3) Choose your own adventure: In my games, a party can go through an entire adventure without any combat. They have to be very clever, methodical, and willing to think outside the box ("Hey, if the dragon is eating all the local livestock, why not give the local livestock a slow but deadly disease?"), but it can be done. Roleplaying, Skill challenges, puzzles, traps, etc. are just as important, if not more so. Conversely, they can get through the entire game with nothing but combat - though doing so is sometimes the hardest option. The point is, if someone is entirely dominating one aspect of the game, there are other aspects to have fun with.The problem with all of these is that they actually make casters more important.

The first one is the most effective (since you can maybe run out buffs and summons), but you fall into a frequent trap people make when trying to balance casters: Melee-types have resources they run out of, too. And unlike a caster -- who can spend their next-to-last spell to teleport everyone away or whatever -- a melee type who runs out of their primary resource will die. If you scale a challenge to grind down caster resources, you're going to grind down the melee guy's HP even faster (since the level of challenge needed to force the casters to spend important spell slots is probably going to be high enough to slap the melee guy down real fast.)

If you force the party to keep going beyond what the spellcasters can support, the unsupported frontline fighters will rapidly begin to drop into critical HP, then die. You can make the casters become a bit more conservative with their casting, maybe, but overall a wizard, cleric, or druid has many more resources to draw on than a fighter, and can last much longer -- each high-level spell is easily worth as much as a major chunk of the fighter's HP if used properly, in terms of the damage it can prevent or heal.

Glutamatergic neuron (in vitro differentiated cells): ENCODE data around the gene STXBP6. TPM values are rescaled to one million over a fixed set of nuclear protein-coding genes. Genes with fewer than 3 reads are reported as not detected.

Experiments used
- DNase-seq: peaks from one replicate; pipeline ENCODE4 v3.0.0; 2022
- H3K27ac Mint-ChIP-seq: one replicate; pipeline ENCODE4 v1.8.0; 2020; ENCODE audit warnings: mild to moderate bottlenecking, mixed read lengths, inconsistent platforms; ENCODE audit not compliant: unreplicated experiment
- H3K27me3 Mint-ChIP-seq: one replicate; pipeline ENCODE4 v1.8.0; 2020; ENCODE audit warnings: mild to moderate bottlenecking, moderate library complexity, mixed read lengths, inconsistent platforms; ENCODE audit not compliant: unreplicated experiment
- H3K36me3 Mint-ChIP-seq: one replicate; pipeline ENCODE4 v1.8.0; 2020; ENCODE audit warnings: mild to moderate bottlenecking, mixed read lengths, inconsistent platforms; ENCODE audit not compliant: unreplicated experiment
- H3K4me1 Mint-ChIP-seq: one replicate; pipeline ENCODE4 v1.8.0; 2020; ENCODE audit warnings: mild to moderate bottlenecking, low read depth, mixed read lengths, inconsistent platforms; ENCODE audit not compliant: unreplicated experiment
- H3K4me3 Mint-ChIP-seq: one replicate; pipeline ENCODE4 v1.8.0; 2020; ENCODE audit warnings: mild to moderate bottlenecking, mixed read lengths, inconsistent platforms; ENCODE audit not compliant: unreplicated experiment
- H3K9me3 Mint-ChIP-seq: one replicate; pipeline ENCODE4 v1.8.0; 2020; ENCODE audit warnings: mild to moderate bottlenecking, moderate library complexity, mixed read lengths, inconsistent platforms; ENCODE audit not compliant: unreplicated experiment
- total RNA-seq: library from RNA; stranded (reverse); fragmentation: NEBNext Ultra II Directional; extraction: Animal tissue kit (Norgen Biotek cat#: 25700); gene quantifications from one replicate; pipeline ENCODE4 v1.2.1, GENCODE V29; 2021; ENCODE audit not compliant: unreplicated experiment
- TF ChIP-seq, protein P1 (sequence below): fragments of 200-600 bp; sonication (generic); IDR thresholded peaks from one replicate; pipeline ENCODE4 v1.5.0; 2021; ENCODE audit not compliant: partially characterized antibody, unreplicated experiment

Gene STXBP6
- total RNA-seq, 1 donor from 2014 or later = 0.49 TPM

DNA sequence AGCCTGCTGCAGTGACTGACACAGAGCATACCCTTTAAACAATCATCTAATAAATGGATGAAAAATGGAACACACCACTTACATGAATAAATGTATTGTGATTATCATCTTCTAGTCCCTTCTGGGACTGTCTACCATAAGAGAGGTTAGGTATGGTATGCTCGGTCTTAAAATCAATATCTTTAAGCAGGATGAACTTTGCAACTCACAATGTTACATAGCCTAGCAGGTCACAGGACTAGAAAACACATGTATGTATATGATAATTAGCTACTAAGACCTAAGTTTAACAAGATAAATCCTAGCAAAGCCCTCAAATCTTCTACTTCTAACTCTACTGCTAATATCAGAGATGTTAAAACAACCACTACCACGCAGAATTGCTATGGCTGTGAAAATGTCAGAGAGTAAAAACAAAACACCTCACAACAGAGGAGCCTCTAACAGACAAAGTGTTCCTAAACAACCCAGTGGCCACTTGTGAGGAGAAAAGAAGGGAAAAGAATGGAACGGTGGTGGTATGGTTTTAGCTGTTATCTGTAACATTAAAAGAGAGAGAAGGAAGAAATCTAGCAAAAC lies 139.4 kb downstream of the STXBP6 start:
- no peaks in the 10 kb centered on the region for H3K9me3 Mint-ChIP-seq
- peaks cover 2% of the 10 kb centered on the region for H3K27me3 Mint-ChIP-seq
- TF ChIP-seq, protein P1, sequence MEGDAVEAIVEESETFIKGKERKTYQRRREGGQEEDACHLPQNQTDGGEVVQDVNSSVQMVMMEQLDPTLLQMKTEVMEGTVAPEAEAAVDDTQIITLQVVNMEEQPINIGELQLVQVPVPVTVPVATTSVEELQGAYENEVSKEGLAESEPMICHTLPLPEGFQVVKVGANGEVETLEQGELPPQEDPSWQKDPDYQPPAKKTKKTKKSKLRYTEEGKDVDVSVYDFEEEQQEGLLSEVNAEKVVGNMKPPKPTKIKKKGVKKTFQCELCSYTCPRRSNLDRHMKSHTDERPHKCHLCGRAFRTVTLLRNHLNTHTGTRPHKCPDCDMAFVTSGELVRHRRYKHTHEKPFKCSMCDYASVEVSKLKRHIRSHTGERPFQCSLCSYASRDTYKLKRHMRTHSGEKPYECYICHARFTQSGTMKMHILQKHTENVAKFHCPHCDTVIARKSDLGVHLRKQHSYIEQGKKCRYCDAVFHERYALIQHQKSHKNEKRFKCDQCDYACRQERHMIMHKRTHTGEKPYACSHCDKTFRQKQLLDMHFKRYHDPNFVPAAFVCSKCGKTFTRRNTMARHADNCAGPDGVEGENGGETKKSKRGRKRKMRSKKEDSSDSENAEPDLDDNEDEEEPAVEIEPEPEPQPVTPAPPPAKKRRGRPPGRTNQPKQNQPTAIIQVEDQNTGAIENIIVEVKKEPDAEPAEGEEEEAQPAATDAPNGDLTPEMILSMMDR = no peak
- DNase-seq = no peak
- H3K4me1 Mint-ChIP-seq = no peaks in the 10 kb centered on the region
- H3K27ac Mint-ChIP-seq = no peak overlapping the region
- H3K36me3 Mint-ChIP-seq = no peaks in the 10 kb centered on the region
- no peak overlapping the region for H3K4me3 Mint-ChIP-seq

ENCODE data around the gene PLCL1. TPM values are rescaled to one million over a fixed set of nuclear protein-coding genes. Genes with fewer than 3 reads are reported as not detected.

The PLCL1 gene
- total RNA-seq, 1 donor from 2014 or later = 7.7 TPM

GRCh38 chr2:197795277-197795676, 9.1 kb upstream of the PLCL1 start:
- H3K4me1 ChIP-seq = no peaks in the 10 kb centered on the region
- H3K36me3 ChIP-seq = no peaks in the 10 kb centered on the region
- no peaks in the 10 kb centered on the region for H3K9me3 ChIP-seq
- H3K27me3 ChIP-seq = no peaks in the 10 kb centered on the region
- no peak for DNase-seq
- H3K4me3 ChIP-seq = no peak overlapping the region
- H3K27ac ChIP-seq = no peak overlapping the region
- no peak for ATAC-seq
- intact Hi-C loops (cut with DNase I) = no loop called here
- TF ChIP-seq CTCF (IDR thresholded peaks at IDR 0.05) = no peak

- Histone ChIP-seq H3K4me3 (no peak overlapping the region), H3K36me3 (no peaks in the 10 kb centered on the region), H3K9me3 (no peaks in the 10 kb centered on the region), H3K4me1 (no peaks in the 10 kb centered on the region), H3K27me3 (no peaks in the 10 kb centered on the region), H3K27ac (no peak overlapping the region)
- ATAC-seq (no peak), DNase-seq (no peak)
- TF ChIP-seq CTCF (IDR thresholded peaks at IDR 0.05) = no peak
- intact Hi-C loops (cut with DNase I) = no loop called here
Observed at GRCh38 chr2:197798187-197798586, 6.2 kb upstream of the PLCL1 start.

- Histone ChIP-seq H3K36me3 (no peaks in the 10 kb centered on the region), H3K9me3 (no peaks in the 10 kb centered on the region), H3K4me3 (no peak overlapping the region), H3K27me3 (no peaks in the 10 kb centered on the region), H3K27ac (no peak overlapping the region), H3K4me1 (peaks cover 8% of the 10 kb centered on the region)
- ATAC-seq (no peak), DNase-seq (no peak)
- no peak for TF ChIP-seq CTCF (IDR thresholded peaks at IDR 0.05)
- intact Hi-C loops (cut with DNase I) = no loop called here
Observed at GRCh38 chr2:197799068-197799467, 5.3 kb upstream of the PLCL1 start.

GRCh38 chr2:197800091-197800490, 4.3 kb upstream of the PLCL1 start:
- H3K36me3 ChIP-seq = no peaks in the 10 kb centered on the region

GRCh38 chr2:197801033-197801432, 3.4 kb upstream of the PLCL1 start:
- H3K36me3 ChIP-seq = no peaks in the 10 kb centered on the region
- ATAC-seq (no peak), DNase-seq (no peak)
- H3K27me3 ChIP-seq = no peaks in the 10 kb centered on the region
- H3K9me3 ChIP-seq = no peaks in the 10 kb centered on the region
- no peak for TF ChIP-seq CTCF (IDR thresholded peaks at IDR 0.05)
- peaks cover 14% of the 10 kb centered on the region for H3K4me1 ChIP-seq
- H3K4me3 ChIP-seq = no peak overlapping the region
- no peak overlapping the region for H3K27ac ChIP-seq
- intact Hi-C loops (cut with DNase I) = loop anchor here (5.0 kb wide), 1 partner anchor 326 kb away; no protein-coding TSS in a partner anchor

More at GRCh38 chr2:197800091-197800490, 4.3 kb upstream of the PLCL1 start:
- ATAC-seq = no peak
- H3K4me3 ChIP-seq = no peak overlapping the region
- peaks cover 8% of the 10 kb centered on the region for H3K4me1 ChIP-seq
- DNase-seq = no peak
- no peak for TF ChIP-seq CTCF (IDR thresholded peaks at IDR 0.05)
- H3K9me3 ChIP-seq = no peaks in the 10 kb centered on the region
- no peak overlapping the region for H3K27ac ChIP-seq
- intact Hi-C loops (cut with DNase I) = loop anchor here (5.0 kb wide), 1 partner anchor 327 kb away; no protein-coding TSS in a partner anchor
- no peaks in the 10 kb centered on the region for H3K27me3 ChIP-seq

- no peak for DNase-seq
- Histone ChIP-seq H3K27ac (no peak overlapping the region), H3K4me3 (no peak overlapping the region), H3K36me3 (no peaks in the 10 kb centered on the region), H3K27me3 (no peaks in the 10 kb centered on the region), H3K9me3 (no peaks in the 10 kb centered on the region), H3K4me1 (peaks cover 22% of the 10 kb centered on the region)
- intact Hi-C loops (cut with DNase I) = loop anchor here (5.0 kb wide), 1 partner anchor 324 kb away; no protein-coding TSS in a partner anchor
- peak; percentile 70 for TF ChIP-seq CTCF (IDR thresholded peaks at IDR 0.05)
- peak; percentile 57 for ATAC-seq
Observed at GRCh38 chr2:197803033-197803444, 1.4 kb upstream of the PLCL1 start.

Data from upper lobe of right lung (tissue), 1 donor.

Seriously, convert a high-level cleric's spells per day to raw HP worth of healing, and the resource advantage they have over the fighter becomes hard to avoid noticing. And remember, that's not even a very efficient conversion -- usually, casting spells to end the fight and avoid the damage in the first place is much more efficent. You can use items for healing, of course... but casters can also use wands, spell completion items, and so forth if it comes to that, and are the best classes short of Artificers at doing so.

(And that's ignoring the fact that this is a druid, who is still probably going to be two long-duration buffed bears even after he's managed to waste all his spells.)

The second option sort-of works, but the thing is, it means fights devolve into wizard-vs-wizard, with everyone else playing a secondary role. That can be fun if your group likes it, but turning D&D into Ars Magica isn't really solving the whole problem.

The third option is the worst by far. Seriously, compare the options casters have to what everyone else has -- full melee classes have nothing. Skill-monkey classes have a fairly limited selection of actions to choose from. Spellcasters can do things like go anywhere in the world in an instant, obliterate annoying walls, turn invisible, contact anyone anywhere easily, scry for information no non-magical skill check or leap of logic could ever access, create any illusion they desire or stop time.